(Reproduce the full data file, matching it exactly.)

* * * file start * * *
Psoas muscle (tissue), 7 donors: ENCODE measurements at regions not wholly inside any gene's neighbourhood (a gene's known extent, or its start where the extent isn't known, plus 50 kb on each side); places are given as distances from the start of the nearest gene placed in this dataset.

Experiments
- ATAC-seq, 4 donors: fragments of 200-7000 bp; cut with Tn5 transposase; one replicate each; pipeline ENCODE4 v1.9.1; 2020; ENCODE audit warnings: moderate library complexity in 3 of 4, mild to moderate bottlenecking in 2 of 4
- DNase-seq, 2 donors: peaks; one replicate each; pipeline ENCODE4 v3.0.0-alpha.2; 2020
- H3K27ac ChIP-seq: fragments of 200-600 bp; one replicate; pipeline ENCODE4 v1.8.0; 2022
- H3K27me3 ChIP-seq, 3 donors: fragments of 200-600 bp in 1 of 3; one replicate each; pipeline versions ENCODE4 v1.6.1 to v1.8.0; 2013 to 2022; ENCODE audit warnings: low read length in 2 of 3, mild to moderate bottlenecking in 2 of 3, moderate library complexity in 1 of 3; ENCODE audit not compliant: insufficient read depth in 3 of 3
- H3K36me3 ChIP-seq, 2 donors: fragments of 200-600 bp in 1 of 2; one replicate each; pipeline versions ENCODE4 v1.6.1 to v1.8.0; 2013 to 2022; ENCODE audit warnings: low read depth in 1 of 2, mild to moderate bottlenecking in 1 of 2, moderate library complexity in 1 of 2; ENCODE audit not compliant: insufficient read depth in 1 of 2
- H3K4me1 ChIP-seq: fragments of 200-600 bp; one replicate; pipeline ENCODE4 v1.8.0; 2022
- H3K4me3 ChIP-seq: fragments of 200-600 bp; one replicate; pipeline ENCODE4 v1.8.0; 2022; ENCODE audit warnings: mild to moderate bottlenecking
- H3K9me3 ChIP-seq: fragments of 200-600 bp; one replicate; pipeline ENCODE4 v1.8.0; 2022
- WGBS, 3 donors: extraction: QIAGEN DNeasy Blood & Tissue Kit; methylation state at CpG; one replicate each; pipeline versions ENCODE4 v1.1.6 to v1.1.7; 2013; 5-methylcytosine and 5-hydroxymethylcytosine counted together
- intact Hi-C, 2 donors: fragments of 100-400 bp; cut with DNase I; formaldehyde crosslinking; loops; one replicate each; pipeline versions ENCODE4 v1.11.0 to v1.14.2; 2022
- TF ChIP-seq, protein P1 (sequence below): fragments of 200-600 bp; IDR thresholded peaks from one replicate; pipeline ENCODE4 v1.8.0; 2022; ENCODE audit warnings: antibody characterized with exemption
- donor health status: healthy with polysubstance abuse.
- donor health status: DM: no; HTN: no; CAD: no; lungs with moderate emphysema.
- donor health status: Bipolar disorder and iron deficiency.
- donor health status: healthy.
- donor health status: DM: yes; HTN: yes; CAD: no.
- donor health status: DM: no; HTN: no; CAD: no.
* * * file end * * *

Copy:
Psoas muscle (tissue), 7 donors: ENCODE measurements at regions not wholly inside any gene's neighbourhood (a gene's known extent, or its start where the extent isn't known, plus 50 kb on each side); places are given as distances from the start of the nearest gene placed in this dataset.

Experiments
- ATAC-seq, 4 donors: fragments of 200-7000 bp; cut with Tn5 transposase; one replicate each; pipeline ENCODE4 v1.9.1; 2020; ENCODE audit warnings: moderate library complexity in 3 of 4, mild to moderate bottlenecking in 2 of 4
- DNase-seq, 2 donors: peaks; one replicate each; pipeline ENCODE4 v3.0.0-alpha.2; 2020
- H3K27ac ChIP-seq: fragments of 200-600 bp; one replicate; pipeline ENCODE4 v1.8.0; 2022
- H3K27me3 ChIP-seq, 3 donors: fragments of 200-600 bp in 1 of 3; one replicate each; pipeline versions ENCODE4 v1.6.1 to v1.8.0; 2013 to 2022; ENCODE audit warnings: low read length in 2 of 3, mild to moderate bottlenecking in 2 of 3, moderate library complexity in 1 of 3; ENCODE audit not compliant: insufficient read depth in 3 of 3
- H3K36me3 ChIP-seq, 2 donors: fragments of 200-600 bp in 1 of 2; one replicate each; pipeline versions ENCODE4 v1.6.1 to v1.8.0; 2013 to 2022; ENCODE audit warnings: low read depth in 1 of 2, mild to moderate bottlenecking in 1 of 2, moderate library complexity in 1 of 2; ENCODE audit not compliant: insufficient read depth in 1 of 2
- H3K4me1 ChIP-seq: fragments of 200-600 bp; one replicate; pipeline ENCODE4 v1.8.0; 2022
- H3K4me3 ChIP-seq: fragments of 200-600 bp; one replicate; pipeline ENCODE4 v1.8.0; 2022; ENCODE audit warnings: mild to moderate bottlenecking
- H3K9me3 ChIP-seq: fragments of 200-600 bp; one replicate; pipeline ENCODE4 v1.8.0; 2022
- WGBS, 3 donors: extraction: QIAGEN DNeasy Blood & Tissue Kit; methylation state at CpG; one replicate each; pipeline versions ENCODE4 v1.1.6 to v1.1.7; 2013; 5-methylcytosine and 5-hydroxymethylcytosine counted together
- intact Hi-C, 2 donors: fragments of 100-400 bp; cut with DNase I; formaldehyde crosslinking; loops; one replicate each; pipeline versions ENCODE4 v1.11.0 to v1.14.2; 2022
- TF ChIP-seq, protein P1 (sequence below): fragments of 200-600 bp; IDR thresholded peaks from one replicate; pipeline ENCODE4 v1.8.0; 2022; ENCODE audit warnings: antibody characterized with exemption
- donor health status: healthy with polysubstance abuse.
- donor health status: DM: no; HTN: no; CAD: no; lungs with moderate emphysema.
- donor health status: Bipolar disorder and iron deficiency.
- donor health status: healthy.
- donor health status: DM: yes; HTN: yes; CAD: no.
- donor health status: DM: no; HTN: no; CAD: no.